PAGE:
Some people use the Newbie 101 thread to explain cross contamination issues, and while I may have written that thread and I stand by all the info in it, notice I never wrote a single sentence proclaiming: you can't eat at someone's house. Because I do not believe that. I have dined successfully at people's homes and I am very sensitive to trace gluten. If you already live with WEs in your home, you are well aware of what landmines to avoid. If you are newly diagnosed and too scared to try this yet, then just bring your own food. More on this later...
But first: This is how you survive Thanksgiving at someone's house:
(1)My friend is making an unstuffed turkey in a silver foil pan I gave her ($2.50)with a new baster. ($1.29)
I insist on new basters because I was "glutened by baster" my first THX (long story about two turkeys--1 stuffed, 1 not and a sister who thought it was ok to baste them both with 1 baster)
and I have "issues" with those damn things.
Anyway, no gluten involved in turkey. I still have NEVER seen a turkey with gluten in it, despite what some people have posted here in the past.
(2) She makes the roasted root veggies, but we slice and dice together while we chatter away drinking champagne.
We cut them on flexible cutting boards I bring her . they can be found in a variety of places, and they look like this:
(3) I make the gravy with some G F flour I bring using the pan drippings that have never been near any gluten..
(4) I bring G F stuffing made in a crockpot that everyone loves. No gluten.
recipe here: http://crockpot365.b...g-crockpot.html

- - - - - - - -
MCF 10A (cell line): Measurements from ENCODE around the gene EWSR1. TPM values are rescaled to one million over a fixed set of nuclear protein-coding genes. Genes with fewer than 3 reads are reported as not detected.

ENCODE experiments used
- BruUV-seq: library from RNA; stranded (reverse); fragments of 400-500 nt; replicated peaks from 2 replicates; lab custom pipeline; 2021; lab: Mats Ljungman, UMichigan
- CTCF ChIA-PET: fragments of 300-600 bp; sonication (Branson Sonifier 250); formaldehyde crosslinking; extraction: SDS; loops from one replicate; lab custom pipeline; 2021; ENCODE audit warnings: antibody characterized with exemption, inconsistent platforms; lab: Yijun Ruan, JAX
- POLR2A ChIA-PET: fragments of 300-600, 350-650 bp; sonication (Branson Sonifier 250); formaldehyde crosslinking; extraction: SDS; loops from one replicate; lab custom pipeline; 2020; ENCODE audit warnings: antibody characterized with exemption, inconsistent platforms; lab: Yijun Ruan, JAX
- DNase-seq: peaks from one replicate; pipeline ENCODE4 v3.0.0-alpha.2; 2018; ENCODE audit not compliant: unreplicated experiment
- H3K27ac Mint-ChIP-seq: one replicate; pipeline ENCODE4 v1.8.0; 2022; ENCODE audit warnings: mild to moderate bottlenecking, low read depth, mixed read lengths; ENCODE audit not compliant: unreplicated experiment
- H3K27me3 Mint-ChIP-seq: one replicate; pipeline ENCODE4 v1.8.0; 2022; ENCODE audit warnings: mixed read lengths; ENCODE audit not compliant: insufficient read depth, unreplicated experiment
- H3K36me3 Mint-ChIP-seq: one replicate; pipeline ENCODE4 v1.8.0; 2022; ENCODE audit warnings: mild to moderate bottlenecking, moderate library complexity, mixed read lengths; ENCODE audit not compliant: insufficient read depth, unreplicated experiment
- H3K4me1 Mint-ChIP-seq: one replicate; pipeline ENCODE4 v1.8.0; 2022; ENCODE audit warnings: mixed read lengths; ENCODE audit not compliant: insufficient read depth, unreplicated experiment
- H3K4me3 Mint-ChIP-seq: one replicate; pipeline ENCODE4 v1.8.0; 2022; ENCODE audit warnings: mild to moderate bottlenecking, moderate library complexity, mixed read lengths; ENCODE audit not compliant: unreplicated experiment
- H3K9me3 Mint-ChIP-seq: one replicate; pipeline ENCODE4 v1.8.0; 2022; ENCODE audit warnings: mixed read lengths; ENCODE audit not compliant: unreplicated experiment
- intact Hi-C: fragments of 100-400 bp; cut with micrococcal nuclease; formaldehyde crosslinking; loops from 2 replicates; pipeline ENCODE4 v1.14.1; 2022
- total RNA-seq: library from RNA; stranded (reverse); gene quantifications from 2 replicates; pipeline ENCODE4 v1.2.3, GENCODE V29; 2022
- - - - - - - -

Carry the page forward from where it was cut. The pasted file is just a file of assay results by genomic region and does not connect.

(5) We make a cheese, pate and veggie platter with Crunchmaster crackers for appetizers. No gluten.
(6) we have a shrimp cocktail platter. No gluten.
(7) she makes her family recipe of cranberry-orange relish. No gluten involved. I have watched her make it a dozen times.
(8) She makes a green bean casserole the day before Thanksgiving. I can't eat it and I do not care anyway. Never liked it. Even if it is passed around the table, it's not going to miraculously gluten me.
(9) I bring the desserts because I am the one who makes them the best
Flourless chocolate cake with ganache
Pumpkin cheesecake with pecan/gingersnap crust
(10) select a nice wine for dinner and one for dessert.
It just takes common sense, planning and it requires some assistance and understanding from the hostess.. But unless you are going to be cooking (which I normally do), you need to do a bit of advanced prep, but you can dine at someone's home and be perfectly fine. I have done it many times.
I am very sensitive to trace gluten, but I can assure you, I will not be dining outside or in another room. I eat at the table with everyone else. There's no reason celiacs can't enjoy dinner with friends and family. It just takes a few steps of precaution and an understanding hostess/host..
If you do not feel up to this task just yet, and that is understandable when you are newly diagnosed, then just bring your own dinner and go and enjoy your relatives. If they keep pestering you about why, just say this:
MY DOCTOR SAID I HAVE TO EAT THIS WAY RIGHT NOW SO I CAN GET WELL.
and leave it at that. All older relatives will get "MY DOCTOR SAID....." It's in their nature to find doctors' words "the law".
Don't spend your time defending, explaining or being upset. Later, you can email them all an explanation of celiac and what it takes to be truly gluten-free and they can read it and learn about it and maybe talk with you about it..
Don't avoid seeing family members --they love you and you love them!-- and you can use their loving support right now.
Cheers, IH xx